Spokane celebrates life of grocery checker who touched the lives of thousands
Rick Chase met Andrew Vathis 25 years ago while they were working at Albertsons on the South Hill.
Immediately, Chase said, he knew Vathis was a people-person because he would talk to everybody and treat them as a friend.
“To him, working at the store was about the people,” Chase said.
It’s that sense of friendship that drew more than 1,000 people to Ferris High School on Saturday for Vathis’ memorial. Vathis was struck by a car last month and died from his injuries.
Many groups attended the memorial, such as firefighters whom he visited regularly, his Hoopfest team, his Special Olympics team, his Albertsons’ coworkers and fellow fans of Spokane sports teams. Each had a story to tell about their friendship with Vathis, who was called an icon, an ambassador and an epitome of kindness.
Vathis was born in Athens, Greece, and had complications during his birth and a bone disorder that would leave him with an intellectual disability.
Doctors gave him five days to live.
But Vathis lived to speak his first words at 2. He took kindergarten twice. And he graduated from Ferris High School in 1986. He was trained in culinary arts for two years and worked for Eddie Bauer for a year before finding himself unable to get a job.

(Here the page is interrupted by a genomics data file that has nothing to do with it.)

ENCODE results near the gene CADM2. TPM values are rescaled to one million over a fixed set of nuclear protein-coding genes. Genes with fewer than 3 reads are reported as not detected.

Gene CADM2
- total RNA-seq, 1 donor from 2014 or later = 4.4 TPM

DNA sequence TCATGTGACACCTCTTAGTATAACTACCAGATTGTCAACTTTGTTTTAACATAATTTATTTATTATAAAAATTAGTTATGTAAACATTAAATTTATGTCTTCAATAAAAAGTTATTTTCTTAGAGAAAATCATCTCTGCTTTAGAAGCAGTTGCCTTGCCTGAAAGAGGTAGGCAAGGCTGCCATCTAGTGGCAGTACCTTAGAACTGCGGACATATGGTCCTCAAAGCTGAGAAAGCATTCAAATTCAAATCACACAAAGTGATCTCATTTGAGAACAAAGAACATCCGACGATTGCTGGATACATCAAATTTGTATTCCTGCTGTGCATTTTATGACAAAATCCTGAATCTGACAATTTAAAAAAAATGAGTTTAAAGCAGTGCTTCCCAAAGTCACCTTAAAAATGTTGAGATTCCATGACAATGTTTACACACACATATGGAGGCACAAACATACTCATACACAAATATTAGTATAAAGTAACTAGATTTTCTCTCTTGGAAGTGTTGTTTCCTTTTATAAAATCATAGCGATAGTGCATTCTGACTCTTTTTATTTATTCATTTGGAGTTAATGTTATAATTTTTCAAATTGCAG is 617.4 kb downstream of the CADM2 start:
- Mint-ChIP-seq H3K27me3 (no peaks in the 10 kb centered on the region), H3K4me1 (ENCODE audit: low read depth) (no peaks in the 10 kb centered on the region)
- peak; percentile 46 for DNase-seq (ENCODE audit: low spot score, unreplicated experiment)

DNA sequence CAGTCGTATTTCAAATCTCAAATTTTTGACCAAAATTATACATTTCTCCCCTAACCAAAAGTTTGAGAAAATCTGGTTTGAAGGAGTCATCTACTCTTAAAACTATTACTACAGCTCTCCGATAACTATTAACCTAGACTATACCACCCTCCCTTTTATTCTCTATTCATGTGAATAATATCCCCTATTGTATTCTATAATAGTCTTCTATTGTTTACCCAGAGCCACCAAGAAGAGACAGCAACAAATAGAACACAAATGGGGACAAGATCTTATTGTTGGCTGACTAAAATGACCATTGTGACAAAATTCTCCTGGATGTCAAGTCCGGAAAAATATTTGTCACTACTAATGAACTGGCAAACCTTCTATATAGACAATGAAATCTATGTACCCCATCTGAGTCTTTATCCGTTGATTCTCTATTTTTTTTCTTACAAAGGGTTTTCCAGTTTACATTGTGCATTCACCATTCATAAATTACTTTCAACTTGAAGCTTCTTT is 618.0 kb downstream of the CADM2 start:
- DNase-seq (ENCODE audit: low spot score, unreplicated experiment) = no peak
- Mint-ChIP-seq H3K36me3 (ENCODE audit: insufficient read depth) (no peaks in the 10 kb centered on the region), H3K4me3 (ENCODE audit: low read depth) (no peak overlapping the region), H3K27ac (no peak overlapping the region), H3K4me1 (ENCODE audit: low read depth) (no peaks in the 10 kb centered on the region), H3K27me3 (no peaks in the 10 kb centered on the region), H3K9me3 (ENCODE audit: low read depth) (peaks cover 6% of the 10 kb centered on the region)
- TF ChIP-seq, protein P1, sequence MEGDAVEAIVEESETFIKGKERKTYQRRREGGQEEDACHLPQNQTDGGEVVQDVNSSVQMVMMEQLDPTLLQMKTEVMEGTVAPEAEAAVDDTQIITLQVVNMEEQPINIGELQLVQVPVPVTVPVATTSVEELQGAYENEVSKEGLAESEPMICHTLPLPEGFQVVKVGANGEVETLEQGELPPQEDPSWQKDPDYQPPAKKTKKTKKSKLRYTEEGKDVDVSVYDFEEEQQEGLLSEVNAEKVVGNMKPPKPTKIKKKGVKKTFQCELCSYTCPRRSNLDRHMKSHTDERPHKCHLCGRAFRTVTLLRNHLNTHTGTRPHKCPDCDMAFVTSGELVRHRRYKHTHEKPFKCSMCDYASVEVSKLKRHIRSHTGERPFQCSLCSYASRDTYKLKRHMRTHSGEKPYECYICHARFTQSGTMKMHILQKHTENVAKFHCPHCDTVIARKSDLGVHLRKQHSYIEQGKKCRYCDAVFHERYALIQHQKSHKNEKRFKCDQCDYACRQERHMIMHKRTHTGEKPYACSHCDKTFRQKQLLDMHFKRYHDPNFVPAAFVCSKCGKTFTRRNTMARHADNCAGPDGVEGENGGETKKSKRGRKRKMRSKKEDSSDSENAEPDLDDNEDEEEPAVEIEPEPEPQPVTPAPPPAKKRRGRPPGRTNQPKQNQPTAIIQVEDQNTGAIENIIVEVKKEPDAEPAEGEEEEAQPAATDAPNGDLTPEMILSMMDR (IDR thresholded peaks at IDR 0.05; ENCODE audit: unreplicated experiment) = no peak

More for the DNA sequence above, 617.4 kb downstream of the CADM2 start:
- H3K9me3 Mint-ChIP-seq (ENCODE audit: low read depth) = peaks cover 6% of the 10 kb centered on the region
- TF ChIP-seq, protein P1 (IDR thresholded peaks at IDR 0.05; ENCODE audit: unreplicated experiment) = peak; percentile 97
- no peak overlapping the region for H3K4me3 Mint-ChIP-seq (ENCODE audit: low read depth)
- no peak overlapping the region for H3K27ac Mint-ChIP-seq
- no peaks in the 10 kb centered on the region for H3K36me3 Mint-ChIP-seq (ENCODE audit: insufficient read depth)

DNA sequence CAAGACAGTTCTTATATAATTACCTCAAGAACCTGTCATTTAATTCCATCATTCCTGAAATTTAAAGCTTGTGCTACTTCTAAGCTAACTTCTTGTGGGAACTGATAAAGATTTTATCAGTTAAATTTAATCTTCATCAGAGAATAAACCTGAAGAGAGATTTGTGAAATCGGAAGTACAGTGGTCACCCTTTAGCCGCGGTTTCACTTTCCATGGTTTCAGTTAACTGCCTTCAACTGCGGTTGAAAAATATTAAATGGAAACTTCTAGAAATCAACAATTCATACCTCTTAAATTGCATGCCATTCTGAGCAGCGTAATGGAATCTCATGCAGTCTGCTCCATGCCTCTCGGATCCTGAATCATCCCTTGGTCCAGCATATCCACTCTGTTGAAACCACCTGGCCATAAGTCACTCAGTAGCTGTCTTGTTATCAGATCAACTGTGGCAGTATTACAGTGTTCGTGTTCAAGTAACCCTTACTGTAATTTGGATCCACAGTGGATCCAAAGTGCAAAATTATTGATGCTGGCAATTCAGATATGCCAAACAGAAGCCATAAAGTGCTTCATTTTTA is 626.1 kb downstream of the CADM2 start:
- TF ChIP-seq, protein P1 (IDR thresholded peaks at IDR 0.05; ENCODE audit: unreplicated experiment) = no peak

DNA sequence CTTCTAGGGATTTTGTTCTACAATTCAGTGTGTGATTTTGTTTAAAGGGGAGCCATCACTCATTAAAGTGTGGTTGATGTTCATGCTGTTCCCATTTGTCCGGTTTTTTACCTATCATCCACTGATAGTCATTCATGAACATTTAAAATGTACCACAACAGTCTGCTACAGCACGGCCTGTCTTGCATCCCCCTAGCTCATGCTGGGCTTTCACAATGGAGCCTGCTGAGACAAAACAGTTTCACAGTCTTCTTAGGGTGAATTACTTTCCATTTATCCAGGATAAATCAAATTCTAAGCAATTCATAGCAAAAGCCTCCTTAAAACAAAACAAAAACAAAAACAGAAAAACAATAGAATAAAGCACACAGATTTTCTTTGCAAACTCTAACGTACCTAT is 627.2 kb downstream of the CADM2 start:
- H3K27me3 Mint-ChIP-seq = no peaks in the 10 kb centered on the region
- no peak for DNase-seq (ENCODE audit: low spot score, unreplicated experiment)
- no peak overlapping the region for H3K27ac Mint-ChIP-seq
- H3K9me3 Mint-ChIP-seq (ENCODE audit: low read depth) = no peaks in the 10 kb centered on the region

Chaplain Ed Hoffman, who gave Vathis’ eulogy Saturday, said that Vathis’s mom recalled what he said when he was unable to find work: “ ‘Mom, I’m not stupid,’ ” Vathis told his mother. “ ‘Why don’t they just give me a job?’ ”
Shortly after, Vathis found his job at Albertsons, which he held for almost 30 years. He was able to move out of his mother’s house and gain a sense of independence, Hoffman said.
“His life was what he made it to be,” Hoffman said. “He made his own decisions. He made the world a better place.”
Vathis participated in the Special Olympics in Spokane and surrounding areas, and recently won a gold medal in sportsmanship for helping a competitor across the line in a footrace – after he was winning and stopped and turned around to encourage his competitor to finish the race.
Chase remembers accompanying Vathis to Spokane Indians and Spokane Chiefs games and recalled feeling like Vathis was a rock star.
“Everyone knew him,” Chase said. “Everyone said hello.”
Vathis was survived by his mother Erika and his brothers Michael and Peter, who were at the memorial.
To wrap up the memorial, Boomer, the Spokane Chiefs’ mascot, escorted Erika Vathis out of the room to a standing ovation.